Piggy believes there is a new narrative playing out in Zimbabwe given the fact that the country is beginning to experience a loss of skills to other countries on the back of the harsh economic environment. A recent article in the Economist cites an interesting new paper in the Journal of Epidemiology & Community Health that asserts that increasing minimum wages has a direct impact of improving workers’ mental health. The study was carried out using data from 50 American states and the District of Columbia from 1990 to 2015. The conclusion drawn was that a USD1 increase in the minimum wage is associated with a 3.5% decline in the suicide rate among adults aged 18 to 64 with a high-school education or less. The researchers reckon that a USD1 increase would have prevented 27,550 suicides in the 25 years covered by the study while a USD2 increase would have prevented 57,000 suicides as illustrated below;
Piggy concurs that increasing minimum wages could help reduce suicide rates, particularly in developed countries. In a country like Zimbabwe where the unemployment rate has reached stratospheric levels, a new problem has emerged; the risk of a massive brain-drain. According to International Organization for Migration (IOM), the major reason for emigration in Zimbabwe has to do with the lack of work opportunities. Migration has essentially been a household strategy to address current and future risk. Dwindling opportunities for productive employment and career advancement as well as unequal employer–employee relations in the local labour market tend to influence decisions to emigrate. The 2018 estimate for the net migration rate in Zimbabwe was -7.3 migrant/1,000 persons. The net migration rate is the difference between the number of persons entering and leaving a country during the year per 1,000 persons. A negative rate indicates an excess of persons leaving the country.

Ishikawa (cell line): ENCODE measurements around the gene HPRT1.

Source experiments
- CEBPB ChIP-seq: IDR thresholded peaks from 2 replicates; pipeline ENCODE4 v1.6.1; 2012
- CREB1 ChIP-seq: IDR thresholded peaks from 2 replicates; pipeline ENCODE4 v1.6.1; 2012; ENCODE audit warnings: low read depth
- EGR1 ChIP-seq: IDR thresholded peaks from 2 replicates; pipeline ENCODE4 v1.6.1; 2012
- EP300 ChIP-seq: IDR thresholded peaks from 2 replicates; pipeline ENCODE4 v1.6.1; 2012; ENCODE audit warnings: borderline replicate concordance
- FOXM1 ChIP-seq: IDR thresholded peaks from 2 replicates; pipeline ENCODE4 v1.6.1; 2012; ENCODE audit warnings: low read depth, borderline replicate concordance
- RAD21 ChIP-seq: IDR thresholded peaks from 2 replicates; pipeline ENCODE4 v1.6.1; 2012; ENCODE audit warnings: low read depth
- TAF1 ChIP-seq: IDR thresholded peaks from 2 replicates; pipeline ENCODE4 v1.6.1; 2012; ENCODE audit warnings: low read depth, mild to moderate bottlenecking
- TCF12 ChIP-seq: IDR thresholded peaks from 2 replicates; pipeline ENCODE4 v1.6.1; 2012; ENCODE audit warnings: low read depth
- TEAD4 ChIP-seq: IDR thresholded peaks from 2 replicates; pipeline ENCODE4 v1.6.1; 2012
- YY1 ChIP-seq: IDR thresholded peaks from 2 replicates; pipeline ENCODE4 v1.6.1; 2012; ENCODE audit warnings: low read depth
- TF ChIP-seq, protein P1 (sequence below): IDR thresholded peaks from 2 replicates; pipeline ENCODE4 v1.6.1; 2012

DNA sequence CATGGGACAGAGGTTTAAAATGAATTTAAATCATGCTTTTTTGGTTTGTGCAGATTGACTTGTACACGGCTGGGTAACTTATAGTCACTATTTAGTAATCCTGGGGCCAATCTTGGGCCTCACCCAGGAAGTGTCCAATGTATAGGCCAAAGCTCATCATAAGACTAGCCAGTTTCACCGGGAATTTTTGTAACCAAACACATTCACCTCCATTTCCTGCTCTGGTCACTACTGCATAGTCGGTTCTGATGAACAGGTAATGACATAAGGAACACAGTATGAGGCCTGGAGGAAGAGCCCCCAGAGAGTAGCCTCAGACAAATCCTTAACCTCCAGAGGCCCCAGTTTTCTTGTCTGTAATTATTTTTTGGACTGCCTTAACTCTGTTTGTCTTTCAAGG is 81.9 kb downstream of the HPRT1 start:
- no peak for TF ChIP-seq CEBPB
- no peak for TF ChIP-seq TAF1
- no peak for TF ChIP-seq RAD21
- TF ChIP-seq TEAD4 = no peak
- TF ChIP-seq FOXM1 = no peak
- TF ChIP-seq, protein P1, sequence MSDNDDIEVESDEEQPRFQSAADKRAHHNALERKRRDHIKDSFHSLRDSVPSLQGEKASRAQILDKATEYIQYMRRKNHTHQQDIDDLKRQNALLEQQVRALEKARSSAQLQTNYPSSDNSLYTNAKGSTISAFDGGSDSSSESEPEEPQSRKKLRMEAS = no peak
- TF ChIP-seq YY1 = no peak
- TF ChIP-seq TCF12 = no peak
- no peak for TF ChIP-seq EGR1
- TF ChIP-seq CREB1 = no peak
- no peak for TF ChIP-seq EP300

Zimbabwe has lost skilled professionals such as Lecturers, Engineers, Medical Practitioners (Doctors and Nurses) and Accountants to the USA, UK, Australia and south Africa amongst many other countries. A good case study relates to Zimbabwean medical doctors that are leaving the country in search of greener pastures as the government has failed to break an impasse over poor wages. Meanwhile, the United Kingdom’s National Health Service recently relaxed its requirements for recruiting doctors and nurses from Zimbabwe and other parts of the world.
While Zimbabwe cannot do much to bring back these professionals, the benefit of having a large diaspora community has become evident. Most of these professionals living in more developed nations are being paid sufficiently well to make family remittances. According to the Reserve Bank of Zimbabwe (RBZ), foreign exchange receipts as at 30 June 2019 amounted to USD2.6bn, of which USD504.7m (19%) were international money transfers. This represents a significant number given that it is more than forex receipts from the agricultural sector (USD318.2m). International remittances have a direct impact on household incomes hence consumer demand. Piggy thinks that such as trend should help sustain some decent demand for fast moving consumer goods (FMCG). On the ZSE, the 8 consumer names that are set to benefit from this new narrative are Delta, BAT Zimbabwe, Econet, Innscor, Simbisa Brands, OK Zimbabwe, Meikles (TM Pick n Pay) and Dairibord.
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